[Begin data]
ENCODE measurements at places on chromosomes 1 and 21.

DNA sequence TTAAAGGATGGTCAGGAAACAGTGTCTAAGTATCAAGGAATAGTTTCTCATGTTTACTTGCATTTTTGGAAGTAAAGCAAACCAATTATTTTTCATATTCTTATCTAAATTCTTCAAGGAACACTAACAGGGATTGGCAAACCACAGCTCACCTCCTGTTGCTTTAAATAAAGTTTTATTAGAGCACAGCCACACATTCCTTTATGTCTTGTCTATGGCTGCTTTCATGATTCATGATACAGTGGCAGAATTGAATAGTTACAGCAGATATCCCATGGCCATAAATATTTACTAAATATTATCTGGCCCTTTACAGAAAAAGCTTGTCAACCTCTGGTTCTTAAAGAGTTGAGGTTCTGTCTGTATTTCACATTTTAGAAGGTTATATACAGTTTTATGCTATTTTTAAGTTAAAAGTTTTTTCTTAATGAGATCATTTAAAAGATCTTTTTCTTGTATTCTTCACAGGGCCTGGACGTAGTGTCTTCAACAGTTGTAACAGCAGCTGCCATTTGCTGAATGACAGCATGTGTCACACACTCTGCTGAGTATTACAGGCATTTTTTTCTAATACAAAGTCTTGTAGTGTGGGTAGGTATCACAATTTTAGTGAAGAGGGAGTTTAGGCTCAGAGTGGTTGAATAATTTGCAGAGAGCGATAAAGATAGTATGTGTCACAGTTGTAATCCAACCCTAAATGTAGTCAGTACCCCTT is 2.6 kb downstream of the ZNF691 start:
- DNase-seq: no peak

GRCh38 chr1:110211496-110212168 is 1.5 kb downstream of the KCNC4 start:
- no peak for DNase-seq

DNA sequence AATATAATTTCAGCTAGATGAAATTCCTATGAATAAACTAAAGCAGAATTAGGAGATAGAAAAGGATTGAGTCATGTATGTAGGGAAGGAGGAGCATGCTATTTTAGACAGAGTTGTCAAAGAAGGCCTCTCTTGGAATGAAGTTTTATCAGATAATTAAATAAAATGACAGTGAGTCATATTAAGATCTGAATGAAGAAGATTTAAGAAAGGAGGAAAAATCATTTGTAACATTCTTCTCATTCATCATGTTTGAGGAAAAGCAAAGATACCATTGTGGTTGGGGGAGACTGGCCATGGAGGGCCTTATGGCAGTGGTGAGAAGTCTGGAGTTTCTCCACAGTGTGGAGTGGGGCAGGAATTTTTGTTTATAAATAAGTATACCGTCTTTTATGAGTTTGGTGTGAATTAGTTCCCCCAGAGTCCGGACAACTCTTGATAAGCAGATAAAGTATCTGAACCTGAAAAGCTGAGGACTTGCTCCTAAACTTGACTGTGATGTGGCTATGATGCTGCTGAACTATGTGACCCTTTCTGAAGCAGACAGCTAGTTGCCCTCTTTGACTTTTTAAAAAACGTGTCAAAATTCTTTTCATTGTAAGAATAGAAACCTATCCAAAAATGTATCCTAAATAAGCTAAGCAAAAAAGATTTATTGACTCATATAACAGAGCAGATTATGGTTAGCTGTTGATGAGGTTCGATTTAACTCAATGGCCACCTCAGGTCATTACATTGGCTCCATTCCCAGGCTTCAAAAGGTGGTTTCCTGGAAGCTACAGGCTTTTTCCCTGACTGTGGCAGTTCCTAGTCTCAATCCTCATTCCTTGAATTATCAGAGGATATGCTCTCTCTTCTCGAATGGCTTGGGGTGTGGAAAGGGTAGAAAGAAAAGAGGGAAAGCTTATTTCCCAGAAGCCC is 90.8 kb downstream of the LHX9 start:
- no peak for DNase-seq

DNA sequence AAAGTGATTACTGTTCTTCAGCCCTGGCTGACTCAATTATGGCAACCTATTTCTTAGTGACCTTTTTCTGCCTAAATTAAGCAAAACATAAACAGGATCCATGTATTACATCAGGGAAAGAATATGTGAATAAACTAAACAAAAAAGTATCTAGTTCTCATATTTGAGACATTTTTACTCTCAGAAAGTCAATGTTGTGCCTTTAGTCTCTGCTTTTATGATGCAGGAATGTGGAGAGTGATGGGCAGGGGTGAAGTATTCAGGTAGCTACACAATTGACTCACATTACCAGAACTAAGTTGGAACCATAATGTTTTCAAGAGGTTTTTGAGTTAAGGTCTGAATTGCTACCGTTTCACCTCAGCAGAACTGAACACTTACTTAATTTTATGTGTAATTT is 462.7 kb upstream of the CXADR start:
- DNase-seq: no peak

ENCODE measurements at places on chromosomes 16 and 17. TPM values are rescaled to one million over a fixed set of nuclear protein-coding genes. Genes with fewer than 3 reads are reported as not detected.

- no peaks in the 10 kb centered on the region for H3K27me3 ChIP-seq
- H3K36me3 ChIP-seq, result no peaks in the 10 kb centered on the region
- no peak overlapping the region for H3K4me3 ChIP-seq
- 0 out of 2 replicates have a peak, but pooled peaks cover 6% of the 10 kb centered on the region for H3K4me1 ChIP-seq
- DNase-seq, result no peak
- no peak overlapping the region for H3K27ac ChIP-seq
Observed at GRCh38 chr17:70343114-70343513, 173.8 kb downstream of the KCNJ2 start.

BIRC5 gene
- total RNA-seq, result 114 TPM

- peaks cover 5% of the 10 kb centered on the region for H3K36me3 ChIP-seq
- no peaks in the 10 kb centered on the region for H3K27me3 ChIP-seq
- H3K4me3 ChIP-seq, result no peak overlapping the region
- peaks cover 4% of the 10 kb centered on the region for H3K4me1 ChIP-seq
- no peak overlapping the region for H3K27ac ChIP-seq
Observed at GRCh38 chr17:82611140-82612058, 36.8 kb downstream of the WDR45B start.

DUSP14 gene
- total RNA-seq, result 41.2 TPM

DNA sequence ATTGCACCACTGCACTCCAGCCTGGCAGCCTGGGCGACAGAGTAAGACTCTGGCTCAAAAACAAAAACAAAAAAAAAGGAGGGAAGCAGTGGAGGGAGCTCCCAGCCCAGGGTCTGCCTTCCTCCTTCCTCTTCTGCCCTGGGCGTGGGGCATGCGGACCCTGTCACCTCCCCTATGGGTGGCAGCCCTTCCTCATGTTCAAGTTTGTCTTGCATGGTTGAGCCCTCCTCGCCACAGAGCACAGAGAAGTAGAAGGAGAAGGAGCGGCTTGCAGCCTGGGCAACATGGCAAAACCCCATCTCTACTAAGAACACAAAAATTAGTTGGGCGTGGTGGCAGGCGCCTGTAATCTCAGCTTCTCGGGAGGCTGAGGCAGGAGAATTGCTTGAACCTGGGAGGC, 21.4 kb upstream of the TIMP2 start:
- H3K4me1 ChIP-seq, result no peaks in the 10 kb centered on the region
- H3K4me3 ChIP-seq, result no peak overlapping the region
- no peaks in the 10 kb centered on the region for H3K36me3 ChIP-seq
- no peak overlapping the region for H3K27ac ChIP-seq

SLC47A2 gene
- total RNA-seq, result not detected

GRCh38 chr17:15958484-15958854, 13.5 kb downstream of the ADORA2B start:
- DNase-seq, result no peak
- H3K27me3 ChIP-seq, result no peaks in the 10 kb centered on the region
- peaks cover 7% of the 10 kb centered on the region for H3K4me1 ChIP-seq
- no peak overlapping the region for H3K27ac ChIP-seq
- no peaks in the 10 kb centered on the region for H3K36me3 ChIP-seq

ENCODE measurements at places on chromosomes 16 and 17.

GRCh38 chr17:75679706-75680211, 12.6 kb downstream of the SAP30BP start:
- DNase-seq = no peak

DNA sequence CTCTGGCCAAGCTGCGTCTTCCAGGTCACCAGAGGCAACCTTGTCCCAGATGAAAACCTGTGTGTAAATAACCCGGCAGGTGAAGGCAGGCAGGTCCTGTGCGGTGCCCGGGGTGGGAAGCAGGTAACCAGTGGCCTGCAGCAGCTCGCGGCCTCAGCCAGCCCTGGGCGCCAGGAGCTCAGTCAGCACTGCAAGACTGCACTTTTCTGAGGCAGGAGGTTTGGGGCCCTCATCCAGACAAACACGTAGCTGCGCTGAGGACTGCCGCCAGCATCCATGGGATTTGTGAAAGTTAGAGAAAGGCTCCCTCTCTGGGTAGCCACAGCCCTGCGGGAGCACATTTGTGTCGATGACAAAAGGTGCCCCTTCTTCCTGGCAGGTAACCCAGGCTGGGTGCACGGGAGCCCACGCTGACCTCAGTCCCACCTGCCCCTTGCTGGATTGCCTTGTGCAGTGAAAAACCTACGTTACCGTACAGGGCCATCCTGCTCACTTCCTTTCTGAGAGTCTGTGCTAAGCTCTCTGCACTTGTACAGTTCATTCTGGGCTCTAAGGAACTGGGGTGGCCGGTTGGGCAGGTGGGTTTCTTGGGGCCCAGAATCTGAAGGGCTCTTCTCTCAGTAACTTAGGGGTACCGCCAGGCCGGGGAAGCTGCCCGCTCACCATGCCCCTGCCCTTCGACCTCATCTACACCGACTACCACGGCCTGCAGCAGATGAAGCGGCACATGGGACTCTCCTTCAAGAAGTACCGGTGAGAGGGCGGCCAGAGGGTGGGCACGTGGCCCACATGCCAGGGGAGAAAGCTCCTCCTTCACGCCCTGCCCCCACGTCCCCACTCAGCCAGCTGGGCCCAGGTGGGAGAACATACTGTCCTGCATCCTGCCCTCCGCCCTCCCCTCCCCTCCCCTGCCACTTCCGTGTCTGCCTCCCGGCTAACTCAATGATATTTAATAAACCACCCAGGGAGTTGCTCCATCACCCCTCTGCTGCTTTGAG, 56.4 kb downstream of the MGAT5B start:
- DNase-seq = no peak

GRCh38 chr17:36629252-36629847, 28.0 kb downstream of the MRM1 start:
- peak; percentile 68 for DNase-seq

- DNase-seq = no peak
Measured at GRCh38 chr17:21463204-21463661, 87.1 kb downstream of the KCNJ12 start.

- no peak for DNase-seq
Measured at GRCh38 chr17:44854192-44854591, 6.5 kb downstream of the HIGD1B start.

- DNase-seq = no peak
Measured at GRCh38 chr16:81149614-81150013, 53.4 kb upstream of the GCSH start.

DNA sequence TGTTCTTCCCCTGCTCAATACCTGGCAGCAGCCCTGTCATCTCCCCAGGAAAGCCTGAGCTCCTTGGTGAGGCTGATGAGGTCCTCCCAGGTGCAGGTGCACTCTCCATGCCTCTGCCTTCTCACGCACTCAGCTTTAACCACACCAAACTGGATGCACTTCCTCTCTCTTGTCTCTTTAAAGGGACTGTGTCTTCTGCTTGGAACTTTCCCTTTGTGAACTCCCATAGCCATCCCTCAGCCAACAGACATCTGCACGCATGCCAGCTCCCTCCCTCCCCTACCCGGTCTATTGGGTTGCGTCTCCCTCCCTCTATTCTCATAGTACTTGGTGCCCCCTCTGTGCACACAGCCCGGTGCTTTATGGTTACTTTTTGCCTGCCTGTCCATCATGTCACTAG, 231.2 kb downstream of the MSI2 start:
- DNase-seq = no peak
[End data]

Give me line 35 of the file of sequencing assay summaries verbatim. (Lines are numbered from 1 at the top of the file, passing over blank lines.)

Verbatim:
GRCh38 chr17:15958484-15958854, 13.5 kb downstream of the ADORA2B start: